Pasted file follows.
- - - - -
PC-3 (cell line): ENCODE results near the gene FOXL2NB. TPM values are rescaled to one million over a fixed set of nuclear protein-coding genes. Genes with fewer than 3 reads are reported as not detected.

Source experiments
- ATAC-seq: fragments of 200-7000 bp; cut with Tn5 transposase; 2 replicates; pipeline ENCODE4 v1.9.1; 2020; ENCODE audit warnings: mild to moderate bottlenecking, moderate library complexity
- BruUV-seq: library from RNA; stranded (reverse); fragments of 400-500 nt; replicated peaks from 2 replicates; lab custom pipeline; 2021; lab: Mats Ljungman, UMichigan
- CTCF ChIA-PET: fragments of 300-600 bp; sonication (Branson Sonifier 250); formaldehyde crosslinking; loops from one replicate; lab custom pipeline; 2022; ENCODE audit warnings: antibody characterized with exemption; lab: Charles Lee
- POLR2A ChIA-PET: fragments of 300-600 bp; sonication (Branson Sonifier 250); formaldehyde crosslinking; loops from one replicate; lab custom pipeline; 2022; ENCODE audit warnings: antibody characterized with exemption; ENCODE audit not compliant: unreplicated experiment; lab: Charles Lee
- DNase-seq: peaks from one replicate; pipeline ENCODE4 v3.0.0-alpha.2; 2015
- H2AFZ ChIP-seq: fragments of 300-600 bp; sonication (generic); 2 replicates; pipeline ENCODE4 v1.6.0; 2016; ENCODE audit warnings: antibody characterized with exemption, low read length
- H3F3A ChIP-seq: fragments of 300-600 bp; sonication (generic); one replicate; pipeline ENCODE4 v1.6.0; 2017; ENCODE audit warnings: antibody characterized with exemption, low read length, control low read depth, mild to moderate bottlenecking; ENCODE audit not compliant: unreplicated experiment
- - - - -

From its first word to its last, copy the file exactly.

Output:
PC-3 (cell line): ENCODE results near the gene FOXL2NB. TPM values are rescaled to one million over a fixed set of nuclear protein-coding genes. Genes with fewer than 3 reads are reported as not detected.

Source experiments
- ATAC-seq: fragments of 200-7000 bp; cut with Tn5 transposase; 2 replicates; pipeline ENCODE4 v1.9.1; 2020; ENCODE audit warnings: mild to moderate bottlenecking, moderate library complexity
- BruUV-seq: library from RNA; stranded (reverse); fragments of 400-500 nt; replicated peaks from 2 replicates; lab custom pipeline; 2021; lab: Mats Ljungman, UMichigan
- CTCF ChIA-PET: fragments of 300-600 bp; sonication (Branson Sonifier 250); formaldehyde crosslinking; loops from one replicate; lab custom pipeline; 2022; ENCODE audit warnings: antibody characterized with exemption; lab: Charles Lee
- POLR2A ChIA-PET: fragments of 300-600 bp; sonication (Branson Sonifier 250); formaldehyde crosslinking; loops from one replicate; lab custom pipeline; 2022; ENCODE audit warnings: antibody characterized with exemption; ENCODE audit not compliant: unreplicated experiment; lab: Charles Lee
- DNase-seq: peaks from one replicate; pipeline ENCODE4 v3.0.0-alpha.2; 2015
- H2AFZ ChIP-seq: fragments of 300-600 bp; sonication (generic); 2 replicates; pipeline ENCODE4 v1.6.0; 2016; ENCODE audit warnings: antibody characterized with exemption, low read length
- H3F3A ChIP-seq: fragments of 300-600 bp; sonication (generic); one replicate; pipeline ENCODE4 v1.6.0; 2017; ENCODE audit warnings: antibody characterized with exemption, low read length, control low read depth, mild to moderate bottlenecking; ENCODE audit not compliant: unreplicated experiment